Celebrated composer and film-maker Michael Nyman premieres his latest work in Felixstowe tomorrow. Entertainment writer WAYNE SAVAGE talks to him about the unusual way it came about.
Bafta-winning composer Michael Nyman explains why he was inspired by Felixstowe for his latest score.
His score for The Piano is probably his most famous work. His new work, On Landguard Point, premieres at the Spa Pavilion in the town as part of the London 2012 Cultural Olympiad, funded by Arts Council England.
Watch the (partial) video interview here.
This is a good way to get a glimpse of one of the most interesting composers of the last few decades, and one who has always made music his own way, performing with his own ensemble: the Michael Nyman Band, a group of a dozen musicians.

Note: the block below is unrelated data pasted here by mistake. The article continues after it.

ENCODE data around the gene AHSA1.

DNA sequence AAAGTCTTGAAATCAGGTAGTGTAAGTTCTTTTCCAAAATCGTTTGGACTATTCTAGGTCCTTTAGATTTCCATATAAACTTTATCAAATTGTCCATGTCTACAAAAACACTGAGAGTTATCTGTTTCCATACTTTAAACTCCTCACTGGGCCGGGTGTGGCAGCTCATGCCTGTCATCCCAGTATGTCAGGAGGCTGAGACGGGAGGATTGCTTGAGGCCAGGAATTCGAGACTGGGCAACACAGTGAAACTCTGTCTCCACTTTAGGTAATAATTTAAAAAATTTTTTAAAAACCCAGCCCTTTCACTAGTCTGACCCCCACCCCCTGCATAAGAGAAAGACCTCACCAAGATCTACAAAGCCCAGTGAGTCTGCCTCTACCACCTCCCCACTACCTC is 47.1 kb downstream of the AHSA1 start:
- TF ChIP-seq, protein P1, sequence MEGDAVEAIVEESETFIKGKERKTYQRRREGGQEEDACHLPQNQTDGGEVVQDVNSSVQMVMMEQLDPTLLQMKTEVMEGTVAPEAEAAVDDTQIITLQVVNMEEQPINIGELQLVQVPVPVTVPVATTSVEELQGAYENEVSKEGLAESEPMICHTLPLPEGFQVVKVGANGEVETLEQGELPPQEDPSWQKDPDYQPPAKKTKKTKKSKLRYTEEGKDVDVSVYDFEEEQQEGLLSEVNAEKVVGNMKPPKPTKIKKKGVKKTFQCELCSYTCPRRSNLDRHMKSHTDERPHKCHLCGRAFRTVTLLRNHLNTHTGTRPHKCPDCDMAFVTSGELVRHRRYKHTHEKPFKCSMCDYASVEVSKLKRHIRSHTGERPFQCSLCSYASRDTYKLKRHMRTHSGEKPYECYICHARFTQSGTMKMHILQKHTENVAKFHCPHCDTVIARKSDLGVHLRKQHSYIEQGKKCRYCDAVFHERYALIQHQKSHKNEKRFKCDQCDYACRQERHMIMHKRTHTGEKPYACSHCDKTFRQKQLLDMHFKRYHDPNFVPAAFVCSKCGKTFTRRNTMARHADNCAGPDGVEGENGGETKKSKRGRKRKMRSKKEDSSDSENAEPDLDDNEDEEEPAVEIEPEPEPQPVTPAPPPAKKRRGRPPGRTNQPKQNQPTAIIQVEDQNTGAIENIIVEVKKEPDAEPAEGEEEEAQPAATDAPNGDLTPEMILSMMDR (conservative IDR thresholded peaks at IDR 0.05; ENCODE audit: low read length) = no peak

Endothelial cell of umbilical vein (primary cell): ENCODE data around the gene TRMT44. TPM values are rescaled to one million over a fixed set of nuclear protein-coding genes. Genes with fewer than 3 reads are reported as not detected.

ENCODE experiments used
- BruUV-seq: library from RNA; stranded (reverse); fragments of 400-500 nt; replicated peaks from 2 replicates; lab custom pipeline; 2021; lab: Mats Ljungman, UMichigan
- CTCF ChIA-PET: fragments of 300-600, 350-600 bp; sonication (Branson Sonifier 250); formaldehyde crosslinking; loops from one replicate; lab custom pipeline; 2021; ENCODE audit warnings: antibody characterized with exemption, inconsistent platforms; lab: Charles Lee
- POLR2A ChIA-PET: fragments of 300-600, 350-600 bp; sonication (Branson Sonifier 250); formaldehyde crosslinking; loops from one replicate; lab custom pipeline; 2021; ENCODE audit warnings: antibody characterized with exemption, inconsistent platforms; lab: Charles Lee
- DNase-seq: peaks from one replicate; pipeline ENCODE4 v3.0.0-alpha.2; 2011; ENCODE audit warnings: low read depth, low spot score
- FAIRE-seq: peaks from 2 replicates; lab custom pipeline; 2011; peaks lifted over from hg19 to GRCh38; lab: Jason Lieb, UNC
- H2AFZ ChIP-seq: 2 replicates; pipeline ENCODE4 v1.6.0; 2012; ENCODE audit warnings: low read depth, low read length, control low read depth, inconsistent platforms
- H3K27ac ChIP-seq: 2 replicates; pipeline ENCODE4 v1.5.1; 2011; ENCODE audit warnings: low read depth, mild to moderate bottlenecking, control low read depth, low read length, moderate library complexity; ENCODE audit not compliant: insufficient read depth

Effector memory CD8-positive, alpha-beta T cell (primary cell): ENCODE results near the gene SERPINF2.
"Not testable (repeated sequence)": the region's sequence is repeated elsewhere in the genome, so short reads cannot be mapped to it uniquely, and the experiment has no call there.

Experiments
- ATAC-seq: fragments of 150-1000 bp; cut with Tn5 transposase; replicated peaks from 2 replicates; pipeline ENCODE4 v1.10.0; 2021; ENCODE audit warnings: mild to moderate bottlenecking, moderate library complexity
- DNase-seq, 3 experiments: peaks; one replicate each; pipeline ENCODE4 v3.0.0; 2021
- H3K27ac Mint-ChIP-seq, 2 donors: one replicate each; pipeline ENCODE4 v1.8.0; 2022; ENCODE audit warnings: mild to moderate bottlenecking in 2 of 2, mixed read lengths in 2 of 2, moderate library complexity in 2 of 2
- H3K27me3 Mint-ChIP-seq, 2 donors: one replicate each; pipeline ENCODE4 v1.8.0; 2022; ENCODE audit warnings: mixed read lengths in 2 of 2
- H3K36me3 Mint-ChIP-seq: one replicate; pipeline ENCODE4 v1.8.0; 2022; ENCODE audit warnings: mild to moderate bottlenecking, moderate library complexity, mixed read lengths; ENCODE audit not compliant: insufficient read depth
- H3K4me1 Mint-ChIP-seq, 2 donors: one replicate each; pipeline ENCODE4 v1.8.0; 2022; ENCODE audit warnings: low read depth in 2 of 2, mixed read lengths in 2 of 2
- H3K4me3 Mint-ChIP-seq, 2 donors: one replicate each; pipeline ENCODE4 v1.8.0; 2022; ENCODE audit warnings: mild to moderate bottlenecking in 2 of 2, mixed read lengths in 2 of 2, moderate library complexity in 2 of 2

The composer credited with coining the term “minimalist” certainly is.
First performed in Spain in 2000 then extensively revised for a second “premiere” in Karlsruhe in 2002, Facing Goya still ranks as Nyman’s most ambitious operatic work to date. Divided into four acts, lasting well over two hours, featuring five singers and scored for a large ensemble (effectively an expanded version of the Michael Nyman Band), it comes close to “grand” opera in design, which perhaps explains why the work has been overshadowed by the composer’s more approachable chamber operas.